Africa receives just 1% of global philanthropic air quality funding

A new report from Clean Air Fund’s latest report reveals the extent to which philanthropic funding is used to promote healthy air quality around the world. 

Titled, Philanthropic Foundation Funding for Clean Air: Advancing climate action, health and social justice, the report reveals that between 2015 and 2022, $330m of philanthropic funding was made available to clean air causes, with $71.3m of that coming in 2022 – a small increase on the previous year.

aerial view of city buildings during daytime

Last September we looked at Clean Air Fund’s The State of Global Air Quality Funding report, which focussed on international air quality funding from governments. This new report looks exclusively at air quality funding from philanthropic foundations.

‘Philanthropic foundation funding’ refers to non-profit or charitable organisations that provide grants across a range of fields, including air quality. These philanthropic foundations may be funded by individuals, families, businesses or through public donations.

The report found that despite there being over 8 million annual deaths that can be attributed to poor air quality, the $330m figure represents just 0.1% of total philanthropic funding worldwide.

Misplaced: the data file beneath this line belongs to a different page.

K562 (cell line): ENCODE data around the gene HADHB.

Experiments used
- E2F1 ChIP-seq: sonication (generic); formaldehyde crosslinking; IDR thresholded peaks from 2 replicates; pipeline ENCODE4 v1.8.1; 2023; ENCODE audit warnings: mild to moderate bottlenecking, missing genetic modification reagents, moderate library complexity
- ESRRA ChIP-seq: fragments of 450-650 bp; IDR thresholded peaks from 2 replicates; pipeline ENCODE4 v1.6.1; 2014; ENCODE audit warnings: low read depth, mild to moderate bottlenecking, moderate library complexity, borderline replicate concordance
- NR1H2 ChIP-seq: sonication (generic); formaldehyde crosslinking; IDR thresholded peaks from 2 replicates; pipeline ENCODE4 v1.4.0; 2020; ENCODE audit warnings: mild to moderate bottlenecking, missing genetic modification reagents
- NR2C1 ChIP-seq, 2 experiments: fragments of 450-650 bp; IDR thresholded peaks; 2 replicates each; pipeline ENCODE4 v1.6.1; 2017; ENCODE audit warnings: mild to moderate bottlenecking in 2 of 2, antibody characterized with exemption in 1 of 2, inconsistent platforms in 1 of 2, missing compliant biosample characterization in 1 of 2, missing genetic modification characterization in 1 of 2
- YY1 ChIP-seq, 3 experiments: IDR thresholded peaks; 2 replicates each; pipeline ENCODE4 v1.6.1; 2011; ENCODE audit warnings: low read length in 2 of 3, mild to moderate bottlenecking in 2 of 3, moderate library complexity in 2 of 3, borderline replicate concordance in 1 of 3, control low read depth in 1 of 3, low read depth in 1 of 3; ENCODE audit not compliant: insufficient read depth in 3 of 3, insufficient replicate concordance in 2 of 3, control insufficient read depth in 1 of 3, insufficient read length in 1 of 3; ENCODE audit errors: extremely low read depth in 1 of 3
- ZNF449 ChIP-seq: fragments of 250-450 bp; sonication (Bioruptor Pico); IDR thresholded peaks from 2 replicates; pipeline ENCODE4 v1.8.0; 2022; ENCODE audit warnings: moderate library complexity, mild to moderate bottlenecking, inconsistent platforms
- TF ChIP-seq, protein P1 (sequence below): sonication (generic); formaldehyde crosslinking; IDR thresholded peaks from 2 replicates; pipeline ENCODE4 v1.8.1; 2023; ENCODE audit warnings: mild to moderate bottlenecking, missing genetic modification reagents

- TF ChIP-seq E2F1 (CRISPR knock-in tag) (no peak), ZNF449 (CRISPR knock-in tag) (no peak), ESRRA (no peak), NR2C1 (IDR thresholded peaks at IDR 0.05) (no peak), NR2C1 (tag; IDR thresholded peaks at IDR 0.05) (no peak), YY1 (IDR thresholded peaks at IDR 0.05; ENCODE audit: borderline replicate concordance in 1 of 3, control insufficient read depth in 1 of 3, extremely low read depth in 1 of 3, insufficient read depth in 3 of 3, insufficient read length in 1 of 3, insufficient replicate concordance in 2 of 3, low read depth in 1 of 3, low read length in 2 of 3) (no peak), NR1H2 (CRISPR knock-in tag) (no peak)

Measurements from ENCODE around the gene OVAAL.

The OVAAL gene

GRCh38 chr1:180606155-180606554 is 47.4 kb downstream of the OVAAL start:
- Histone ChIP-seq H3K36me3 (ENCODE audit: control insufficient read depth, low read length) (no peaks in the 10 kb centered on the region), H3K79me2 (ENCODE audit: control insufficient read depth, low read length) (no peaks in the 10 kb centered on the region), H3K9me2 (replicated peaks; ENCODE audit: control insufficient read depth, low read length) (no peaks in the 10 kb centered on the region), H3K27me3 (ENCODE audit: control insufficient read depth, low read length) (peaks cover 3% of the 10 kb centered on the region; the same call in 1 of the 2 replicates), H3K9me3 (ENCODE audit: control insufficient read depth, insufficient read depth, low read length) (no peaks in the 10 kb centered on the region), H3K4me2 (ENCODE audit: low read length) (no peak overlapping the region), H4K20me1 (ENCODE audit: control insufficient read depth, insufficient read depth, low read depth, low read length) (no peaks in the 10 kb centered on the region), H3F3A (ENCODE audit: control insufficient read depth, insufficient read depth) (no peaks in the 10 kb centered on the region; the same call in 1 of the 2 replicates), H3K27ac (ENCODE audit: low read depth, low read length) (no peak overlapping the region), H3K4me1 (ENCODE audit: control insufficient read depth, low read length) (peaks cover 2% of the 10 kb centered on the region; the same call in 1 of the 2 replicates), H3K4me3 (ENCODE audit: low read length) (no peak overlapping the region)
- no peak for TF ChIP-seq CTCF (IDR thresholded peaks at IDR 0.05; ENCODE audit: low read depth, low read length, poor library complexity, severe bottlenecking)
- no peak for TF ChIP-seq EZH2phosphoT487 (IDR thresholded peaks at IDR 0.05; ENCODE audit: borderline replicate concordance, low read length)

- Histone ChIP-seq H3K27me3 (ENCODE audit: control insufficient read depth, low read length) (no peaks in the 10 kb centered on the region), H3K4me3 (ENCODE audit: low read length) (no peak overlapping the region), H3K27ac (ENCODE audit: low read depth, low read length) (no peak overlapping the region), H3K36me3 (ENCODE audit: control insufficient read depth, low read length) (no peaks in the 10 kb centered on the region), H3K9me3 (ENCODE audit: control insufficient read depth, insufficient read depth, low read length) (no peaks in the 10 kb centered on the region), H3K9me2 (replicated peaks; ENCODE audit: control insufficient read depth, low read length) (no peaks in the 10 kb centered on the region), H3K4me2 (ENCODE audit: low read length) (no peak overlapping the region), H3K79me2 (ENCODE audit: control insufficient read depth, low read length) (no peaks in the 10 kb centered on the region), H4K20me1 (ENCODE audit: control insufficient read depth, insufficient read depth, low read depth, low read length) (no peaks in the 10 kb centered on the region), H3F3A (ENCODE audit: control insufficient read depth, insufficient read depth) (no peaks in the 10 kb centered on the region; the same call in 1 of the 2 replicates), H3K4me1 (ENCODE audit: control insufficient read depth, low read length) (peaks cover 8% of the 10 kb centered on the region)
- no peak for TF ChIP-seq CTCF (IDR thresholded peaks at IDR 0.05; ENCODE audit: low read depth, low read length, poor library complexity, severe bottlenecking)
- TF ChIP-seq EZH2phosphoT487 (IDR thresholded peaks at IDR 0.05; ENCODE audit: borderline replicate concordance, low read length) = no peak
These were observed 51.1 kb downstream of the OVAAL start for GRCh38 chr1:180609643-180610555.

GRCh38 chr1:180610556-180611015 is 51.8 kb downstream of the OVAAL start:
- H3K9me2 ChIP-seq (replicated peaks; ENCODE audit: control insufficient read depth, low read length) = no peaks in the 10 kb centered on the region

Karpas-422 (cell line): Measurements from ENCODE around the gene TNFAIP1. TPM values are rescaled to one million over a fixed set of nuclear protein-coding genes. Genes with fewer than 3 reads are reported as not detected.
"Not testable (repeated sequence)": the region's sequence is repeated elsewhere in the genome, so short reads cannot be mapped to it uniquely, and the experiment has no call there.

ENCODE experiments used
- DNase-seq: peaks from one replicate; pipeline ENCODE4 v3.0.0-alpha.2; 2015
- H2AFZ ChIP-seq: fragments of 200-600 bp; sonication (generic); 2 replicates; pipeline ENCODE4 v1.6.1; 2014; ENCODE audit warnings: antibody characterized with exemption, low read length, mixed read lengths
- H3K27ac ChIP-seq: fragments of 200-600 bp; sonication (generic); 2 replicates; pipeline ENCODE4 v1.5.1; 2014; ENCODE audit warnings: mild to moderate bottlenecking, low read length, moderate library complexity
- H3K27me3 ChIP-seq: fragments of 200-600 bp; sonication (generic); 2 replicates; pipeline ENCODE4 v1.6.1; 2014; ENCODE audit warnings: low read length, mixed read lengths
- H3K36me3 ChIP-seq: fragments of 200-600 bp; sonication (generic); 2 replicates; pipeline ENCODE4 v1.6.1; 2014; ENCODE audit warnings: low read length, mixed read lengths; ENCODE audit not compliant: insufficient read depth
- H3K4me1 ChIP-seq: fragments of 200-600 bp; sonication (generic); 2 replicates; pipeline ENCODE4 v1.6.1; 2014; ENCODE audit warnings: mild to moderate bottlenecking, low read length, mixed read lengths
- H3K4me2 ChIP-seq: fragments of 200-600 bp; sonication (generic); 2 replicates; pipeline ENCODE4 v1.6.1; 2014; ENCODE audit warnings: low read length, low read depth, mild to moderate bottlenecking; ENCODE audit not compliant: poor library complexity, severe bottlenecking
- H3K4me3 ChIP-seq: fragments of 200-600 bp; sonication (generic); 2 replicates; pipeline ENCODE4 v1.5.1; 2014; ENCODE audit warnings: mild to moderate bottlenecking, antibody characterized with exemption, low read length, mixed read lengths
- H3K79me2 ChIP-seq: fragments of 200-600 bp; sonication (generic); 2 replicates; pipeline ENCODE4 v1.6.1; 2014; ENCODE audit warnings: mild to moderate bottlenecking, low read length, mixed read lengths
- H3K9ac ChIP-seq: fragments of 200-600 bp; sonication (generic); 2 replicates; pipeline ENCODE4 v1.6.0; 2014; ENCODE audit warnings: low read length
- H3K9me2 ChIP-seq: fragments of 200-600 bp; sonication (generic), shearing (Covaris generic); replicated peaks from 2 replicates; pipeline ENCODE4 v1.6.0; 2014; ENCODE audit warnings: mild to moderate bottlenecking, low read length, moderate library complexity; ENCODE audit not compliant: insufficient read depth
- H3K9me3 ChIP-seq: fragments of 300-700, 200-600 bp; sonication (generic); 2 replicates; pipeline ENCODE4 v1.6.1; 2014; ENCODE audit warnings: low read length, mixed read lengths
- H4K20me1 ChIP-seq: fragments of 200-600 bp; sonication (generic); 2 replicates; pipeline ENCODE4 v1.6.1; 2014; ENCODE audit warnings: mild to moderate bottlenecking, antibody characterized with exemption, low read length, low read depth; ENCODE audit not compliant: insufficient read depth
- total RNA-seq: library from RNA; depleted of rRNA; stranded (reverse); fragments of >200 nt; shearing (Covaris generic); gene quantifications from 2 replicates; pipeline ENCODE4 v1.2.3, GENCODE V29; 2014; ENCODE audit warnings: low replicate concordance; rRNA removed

Furthermore, during the seven year period covered by the report, only $1.9m was made available to Africa, despite it being home to half of the world’s most polluted countries. Latin America fared little better, receiving just $5.9m.

In terms of where funding was spent, communications and raising awareness was the most popular choice, receiving 26.3% of the total. The collection of air quality data received only 12% despite the fact that – as the report points out – data underpins all action on clean air and only half of the world’s governments publicly share air quality data.

The report suggests that funders should unlock the benefits of climate, health and social justice simultaneously by increasing their support for clean air programmes. Recommendations include incorporating clean air funding into existing grantmaking, expanding grantmaking through pooled funds, re-granters and partnerships and targetting underfunded countries, cities and regions

Jane Burston, CEO, Clean Air Fund, said: ‘Funding for air quality from foundations has increased but remains a miniscule proportion of total philanthropic funding. Air pollution is one of the most pressing challenges of our time, with 99% of the world still breathing toxic air. I urge funders to recognise that air quality isn’t a niche issue and work together to tackle the problem. By doing so, we can act on climate change, improve our health, strengthen economic outputs, and address social inequality all at the same time.’



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